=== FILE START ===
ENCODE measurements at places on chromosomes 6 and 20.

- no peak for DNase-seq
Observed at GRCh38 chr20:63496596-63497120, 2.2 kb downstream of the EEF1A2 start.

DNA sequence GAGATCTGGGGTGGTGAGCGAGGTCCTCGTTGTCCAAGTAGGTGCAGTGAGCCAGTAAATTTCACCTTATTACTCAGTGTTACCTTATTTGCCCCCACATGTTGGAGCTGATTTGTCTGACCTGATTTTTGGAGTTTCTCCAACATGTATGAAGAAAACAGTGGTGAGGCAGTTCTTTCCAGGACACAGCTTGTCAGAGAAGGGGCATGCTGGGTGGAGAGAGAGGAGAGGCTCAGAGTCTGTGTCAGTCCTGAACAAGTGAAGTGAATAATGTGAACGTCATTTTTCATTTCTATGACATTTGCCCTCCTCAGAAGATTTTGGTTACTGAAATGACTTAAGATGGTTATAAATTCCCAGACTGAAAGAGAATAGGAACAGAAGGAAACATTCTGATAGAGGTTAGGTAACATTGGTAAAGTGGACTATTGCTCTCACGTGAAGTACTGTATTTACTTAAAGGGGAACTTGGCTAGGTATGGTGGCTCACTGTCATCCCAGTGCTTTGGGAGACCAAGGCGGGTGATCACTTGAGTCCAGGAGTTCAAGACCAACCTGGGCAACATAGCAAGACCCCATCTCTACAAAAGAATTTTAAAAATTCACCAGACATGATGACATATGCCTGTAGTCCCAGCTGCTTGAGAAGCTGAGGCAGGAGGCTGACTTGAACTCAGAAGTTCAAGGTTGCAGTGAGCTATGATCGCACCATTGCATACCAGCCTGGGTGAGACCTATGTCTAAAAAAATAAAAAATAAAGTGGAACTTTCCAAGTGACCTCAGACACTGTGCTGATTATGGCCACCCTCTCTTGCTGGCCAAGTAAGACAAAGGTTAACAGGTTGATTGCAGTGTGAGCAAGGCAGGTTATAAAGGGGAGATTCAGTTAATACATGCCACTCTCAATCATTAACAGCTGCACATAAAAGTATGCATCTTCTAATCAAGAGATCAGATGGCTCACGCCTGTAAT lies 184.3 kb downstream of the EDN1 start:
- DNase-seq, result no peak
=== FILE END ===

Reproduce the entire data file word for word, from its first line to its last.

ENCODE measurements at places on chromosomes 6 and 20.

- no peak for DNase-seq
Observed at GRCh38 chr20:63496596-63497120, 2.2 kb downstream of the EEF1A2 start.

DNA sequence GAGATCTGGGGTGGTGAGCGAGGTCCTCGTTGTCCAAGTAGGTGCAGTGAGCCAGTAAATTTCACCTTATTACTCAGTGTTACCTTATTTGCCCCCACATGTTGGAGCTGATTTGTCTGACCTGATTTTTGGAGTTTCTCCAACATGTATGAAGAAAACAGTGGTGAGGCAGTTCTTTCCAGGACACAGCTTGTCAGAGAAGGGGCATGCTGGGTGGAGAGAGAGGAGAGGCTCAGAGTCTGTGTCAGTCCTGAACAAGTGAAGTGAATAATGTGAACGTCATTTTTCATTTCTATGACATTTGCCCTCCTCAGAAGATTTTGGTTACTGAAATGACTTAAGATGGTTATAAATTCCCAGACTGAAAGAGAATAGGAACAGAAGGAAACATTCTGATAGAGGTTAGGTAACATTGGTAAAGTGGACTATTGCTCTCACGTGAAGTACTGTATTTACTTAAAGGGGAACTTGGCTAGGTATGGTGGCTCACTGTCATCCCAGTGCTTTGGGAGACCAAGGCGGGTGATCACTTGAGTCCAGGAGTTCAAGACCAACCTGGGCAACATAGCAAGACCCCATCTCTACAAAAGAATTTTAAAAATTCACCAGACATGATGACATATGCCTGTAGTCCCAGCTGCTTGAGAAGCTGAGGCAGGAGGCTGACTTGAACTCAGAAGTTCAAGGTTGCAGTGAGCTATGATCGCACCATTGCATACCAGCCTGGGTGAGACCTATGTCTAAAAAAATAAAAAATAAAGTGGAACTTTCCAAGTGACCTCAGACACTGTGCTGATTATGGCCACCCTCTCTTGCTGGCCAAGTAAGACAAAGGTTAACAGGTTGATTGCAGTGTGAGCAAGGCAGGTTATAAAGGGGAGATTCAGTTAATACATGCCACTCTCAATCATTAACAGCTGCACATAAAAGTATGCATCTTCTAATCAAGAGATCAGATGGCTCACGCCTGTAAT lies 184.3 kb downstream of the EDN1 start:
- DNase-seq, result no peak